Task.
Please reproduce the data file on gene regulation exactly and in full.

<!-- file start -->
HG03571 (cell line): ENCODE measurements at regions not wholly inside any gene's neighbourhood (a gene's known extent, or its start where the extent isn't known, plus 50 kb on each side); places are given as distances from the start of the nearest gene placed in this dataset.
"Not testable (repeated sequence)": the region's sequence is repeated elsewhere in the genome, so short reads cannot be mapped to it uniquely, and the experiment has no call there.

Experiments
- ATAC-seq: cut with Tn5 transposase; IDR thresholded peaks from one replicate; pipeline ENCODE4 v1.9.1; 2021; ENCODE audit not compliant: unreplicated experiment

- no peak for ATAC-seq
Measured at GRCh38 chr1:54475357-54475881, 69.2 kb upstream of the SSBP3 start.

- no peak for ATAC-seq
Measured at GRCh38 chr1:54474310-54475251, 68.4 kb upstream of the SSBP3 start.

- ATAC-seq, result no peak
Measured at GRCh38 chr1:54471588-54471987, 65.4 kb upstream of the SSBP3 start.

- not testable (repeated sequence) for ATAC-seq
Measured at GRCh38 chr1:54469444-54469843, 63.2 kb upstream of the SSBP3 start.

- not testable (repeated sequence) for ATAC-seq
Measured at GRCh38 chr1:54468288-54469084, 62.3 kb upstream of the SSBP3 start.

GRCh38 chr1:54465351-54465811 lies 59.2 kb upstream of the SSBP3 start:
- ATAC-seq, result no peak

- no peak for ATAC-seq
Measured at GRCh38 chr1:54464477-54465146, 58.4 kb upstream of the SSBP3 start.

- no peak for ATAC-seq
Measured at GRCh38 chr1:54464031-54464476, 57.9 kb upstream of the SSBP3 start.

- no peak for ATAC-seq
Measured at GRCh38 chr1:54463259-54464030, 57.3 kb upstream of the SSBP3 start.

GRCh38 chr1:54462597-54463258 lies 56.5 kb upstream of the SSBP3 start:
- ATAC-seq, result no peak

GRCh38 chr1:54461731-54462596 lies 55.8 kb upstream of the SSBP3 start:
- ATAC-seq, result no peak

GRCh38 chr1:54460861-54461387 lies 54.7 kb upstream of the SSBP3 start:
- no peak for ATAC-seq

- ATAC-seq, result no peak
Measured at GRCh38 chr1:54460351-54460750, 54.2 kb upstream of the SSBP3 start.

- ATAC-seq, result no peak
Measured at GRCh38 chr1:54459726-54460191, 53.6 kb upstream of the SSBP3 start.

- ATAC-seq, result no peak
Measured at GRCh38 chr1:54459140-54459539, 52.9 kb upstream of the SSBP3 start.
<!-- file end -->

HG03571 (cell line): ENCODE measurements at regions not wholly inside any gene's neighbourhood (a gene's known extent, or its start where the extent isn't known, plus 50 kb on each side); places are given as distances from the start of the nearest gene placed in this dataset.
"Not testable (repeated sequence)": the region's sequence is repeated elsewhere in the genome, so short reads cannot be mapped to it uniquely, and the experiment has no call there.

Experiments
- ATAC-seq: cut with Tn5 transposase; IDR thresholded peaks from one replicate; pipeline ENCODE4 v1.9.1; 2021; ENCODE audit not compliant: unreplicated experiment

- no peak for ATAC-seq
Measured at GRCh38 chr1:54475357-54475881, 69.2 kb upstream of the SSBP3 start.

- no peak for ATAC-seq
Measured at GRCh38 chr1:54474310-54475251, 68.4 kb upstream of the SSBP3 start.

- ATAC-seq, result no peak
Measured at GRCh38 chr1:54471588-54471987, 65.4 kb upstream of the SSBP3 start.

- not testable (repeated sequence) for ATAC-seq
Measured at GRCh38 chr1:54469444-54469843, 63.2 kb upstream of the SSBP3 start.

- not testable (repeated sequence) for ATAC-seq
Measured at GRCh38 chr1:54468288-54469084, 62.3 kb upstream of the SSBP3 start.

GRCh38 chr1:54465351-54465811 lies 59.2 kb upstream of the SSBP3 start:
- ATAC-seq, result no peak

- no peak for ATAC-seq
Measured at GRCh38 chr1:54464477-54465146, 58.4 kb upstream of the SSBP3 start.

- no peak for ATAC-seq
Measured at GRCh38 chr1:54464031-54464476, 57.9 kb upstream of the SSBP3 start.

- no peak for ATAC-seq
Measured at GRCh38 chr1:54463259-54464030, 57.3 kb upstream of the SSBP3 start.

GRCh38 chr1:54462597-54463258 lies 56.5 kb upstream of the SSBP3 start:
- ATAC-seq, result no peak

GRCh38 chr1:54461731-54462596 lies 55.8 kb upstream of the SSBP3 start:
- ATAC-seq, result no peak

GRCh38 chr1:54460861-54461387 lies 54.7 kb upstream of the SSBP3 start:
- no peak for ATAC-seq

- ATAC-seq, result no peak
Measured at GRCh38 chr1:54460351-54460750, 54.2 kb upstream of the SSBP3 start.

- ATAC-seq, result no peak
Measured at GRCh38 chr1:54459726-54460191, 53.6 kb upstream of the SSBP3 start.

- ATAC-seq, result no peak
Measured at GRCh38 chr1:54459140-54459539, 52.9 kb upstream of the SSBP3 start.